To assess the pure yield in p-toluenesulfochloride, the raw product is taken up moist in methylene chloride, is washed, dried and distilled in vacuo. Subsequently the solidification point of the distillate is determined indicative of the portion of oand misomers present in the p-toluenesulfochloride (cf. Ber. 44, 2504 (1911)). The assessment can likewise be made by gas chromatography. The instant process enables a higher yield in p-toluenesulfochloride than is obtained according to the known processes.
The following Examples serve to illustrate the invention. The parts and percentages are by weight unless otherwise stated.
EXAIVIPLE 1 Into a 1 1 content, 4-necked flask equipped with a stirrer, a thermometer, a dropping funnel, a gasdelivery tube, a heating and a cooling bath, 176 g (1.5 mols) of chlorosulfonic acid were admitted to which 24 g (0.45 mol) of ammonium chloride were portionwise added. In doing so, hydrogen chloride escaped and the solution warmed to about 50 C. Thereupon, at 80 C, 92.1 g (1 mol) of toluene were dropwise added within 2 3 hours. Subsequently, the batch was cooled to about 35 C and 176 g (1.5 mols) of chlorosulfonic acid were introduced within 5 to minutes. The whole was stirred at the said temperature for one hour and the reaction mixture poured onto iced water. To determine the yield, the p-toluene-sulfochloride formed was taken up in methylene chloride, was washed, dried and distilled in vacuo. Besides 2 g of residue from distillation 161 g of ptoluenesulfochloride were obtained (corresponding to 84 85 percent of the theory) having a solidification point of 62 C. The portion of paracompound thus amounted to 90 percent, the theoretical yield in para-compound to 77 percent.
EXAMPLE 2 Into the reaction vessel 199 g (1.7 mols) of chlorosulfonic acid were admitted and 27 g (0.5 mol) of ammonium chloride added thereto with stirring. Thereupon, at 80 85 C 92.1 g of toluene were dropwise added and, subsequently thereto, at 35 C, 152 g (1.3 mols) of chlorosulfonic acid were allowed to run 4 into the mixture.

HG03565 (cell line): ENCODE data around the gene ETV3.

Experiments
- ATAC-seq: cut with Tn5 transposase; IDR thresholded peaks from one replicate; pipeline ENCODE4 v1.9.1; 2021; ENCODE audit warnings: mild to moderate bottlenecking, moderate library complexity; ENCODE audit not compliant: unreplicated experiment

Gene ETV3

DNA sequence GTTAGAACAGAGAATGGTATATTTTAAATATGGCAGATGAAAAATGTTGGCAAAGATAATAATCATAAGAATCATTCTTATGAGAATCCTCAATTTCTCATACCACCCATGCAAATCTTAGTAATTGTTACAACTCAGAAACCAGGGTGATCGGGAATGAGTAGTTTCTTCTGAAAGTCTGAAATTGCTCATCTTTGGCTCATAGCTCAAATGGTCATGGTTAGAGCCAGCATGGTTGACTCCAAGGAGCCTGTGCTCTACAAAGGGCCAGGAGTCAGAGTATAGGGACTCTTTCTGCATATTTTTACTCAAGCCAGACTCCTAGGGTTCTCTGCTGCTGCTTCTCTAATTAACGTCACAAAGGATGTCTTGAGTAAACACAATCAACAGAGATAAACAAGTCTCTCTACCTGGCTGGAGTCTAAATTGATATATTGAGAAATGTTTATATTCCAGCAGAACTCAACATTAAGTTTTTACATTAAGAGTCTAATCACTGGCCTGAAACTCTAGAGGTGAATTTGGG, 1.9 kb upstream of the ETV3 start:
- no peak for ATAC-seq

Work-up was effected as in Example 1. It yielded 152 g percent of the theory) of p-toluenesulfochloride whose solidification point was 62.5 C. The portion of para compound amounted to 92 percent, the theoretical yield thereof to 72 74 percent.
The following table lists further examples wherein 1 mol of toluene was reacted with 3 mols of chlorosulfonic acid and in which 1.5 mol always of chlorosulfonic acid was used.
1. In the process for the preparation of p-toluenesulfochloride by reacting toluene with chlorosulfonic acid in the presence of salts, the improvement which consists essentially of introducing for each mol of toluene about 1 2 mols of chlorosulfonic acid along with about 0.1 1 mol of an alkali metal or ammonium salt into a reaction vessel, adding toluene thereto, reacting the mixture at 60 90 C, cooling the mixture to 30 40 C, adding further chlorosulfonic acid in an amount between about 2 and 1 mols and completing the reaction to form p-toluenesulfochloride.
2. The process as claimed in claim 1, wherein in the first step about 1.5 mols of chlorosulfonic acid are used.
3. The process as claimed in claim 1, wherein in the second step about 1.5 mols of chlorosulfonic acid are used.
4. The process as claimed in claim 1, wherein potassium, sodium or ammonium sulfate or chloride or mixtures thereof are used as salts.